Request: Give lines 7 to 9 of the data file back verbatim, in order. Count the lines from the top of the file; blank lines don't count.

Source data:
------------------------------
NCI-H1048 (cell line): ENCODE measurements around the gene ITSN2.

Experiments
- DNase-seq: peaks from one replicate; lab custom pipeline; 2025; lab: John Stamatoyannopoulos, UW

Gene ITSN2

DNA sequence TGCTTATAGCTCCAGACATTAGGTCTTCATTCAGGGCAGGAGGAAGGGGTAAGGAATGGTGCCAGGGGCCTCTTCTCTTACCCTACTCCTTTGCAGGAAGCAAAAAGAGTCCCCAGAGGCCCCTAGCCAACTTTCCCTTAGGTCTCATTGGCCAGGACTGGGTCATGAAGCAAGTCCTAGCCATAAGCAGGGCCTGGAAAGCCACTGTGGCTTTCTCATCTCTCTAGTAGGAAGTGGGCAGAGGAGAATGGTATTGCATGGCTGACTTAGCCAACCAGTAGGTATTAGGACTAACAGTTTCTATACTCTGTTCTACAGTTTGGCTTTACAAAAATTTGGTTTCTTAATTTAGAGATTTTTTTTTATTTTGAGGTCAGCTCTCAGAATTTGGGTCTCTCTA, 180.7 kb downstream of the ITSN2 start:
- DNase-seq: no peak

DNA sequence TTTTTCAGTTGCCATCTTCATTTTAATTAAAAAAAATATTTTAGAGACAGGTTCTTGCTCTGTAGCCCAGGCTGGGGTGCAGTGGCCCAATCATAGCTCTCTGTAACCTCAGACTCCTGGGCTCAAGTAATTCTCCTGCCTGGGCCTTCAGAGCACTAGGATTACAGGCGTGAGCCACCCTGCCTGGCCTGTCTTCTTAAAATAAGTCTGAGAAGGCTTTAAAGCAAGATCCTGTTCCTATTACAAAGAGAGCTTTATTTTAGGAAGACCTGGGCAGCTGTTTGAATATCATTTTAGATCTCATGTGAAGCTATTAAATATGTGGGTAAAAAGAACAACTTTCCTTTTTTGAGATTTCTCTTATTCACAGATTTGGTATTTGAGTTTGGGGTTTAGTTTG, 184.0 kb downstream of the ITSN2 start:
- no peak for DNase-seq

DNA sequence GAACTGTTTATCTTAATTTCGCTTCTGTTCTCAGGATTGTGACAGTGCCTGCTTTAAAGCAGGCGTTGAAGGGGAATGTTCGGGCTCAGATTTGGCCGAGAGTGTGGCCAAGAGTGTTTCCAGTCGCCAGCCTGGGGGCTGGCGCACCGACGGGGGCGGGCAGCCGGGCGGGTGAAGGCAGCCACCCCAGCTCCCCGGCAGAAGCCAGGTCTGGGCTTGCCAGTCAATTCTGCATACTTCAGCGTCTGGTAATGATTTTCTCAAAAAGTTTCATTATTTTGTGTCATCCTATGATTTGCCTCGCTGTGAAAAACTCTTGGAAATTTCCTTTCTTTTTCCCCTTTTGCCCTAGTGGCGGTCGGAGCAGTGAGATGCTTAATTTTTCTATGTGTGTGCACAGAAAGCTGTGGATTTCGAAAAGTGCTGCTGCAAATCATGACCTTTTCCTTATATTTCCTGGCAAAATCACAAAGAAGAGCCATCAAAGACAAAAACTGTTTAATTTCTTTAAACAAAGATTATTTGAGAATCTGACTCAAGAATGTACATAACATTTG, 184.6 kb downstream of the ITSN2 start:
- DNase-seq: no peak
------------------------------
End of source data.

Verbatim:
DNA sequence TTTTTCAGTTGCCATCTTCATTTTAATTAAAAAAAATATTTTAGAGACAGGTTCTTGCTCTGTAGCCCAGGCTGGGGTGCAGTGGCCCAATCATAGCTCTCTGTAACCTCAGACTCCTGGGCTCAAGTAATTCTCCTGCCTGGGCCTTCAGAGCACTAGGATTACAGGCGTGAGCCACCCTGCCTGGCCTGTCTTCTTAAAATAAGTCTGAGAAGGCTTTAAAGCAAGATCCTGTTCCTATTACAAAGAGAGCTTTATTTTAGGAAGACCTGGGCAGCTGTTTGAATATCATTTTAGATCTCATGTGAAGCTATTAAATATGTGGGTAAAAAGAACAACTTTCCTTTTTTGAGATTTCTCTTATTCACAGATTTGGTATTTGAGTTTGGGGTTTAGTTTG, 184.0 kb downstream of the ITSN2 start:
- no peak for DNase-seq

DNA sequence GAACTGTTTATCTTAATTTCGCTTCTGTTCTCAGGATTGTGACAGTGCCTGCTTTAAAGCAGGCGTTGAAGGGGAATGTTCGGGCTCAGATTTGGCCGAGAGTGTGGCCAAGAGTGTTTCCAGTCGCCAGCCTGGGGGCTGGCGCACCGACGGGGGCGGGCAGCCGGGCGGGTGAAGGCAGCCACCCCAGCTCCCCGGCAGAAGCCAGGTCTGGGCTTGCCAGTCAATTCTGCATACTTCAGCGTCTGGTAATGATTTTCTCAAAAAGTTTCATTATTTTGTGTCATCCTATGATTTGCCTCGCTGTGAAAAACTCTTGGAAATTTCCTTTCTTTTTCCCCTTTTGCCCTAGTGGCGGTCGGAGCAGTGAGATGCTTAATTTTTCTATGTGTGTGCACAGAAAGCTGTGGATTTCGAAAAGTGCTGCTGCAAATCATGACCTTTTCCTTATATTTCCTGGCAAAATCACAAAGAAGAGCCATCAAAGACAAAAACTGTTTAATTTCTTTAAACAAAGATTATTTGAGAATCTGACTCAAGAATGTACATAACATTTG, 184.6 kb downstream of the ITSN2 start: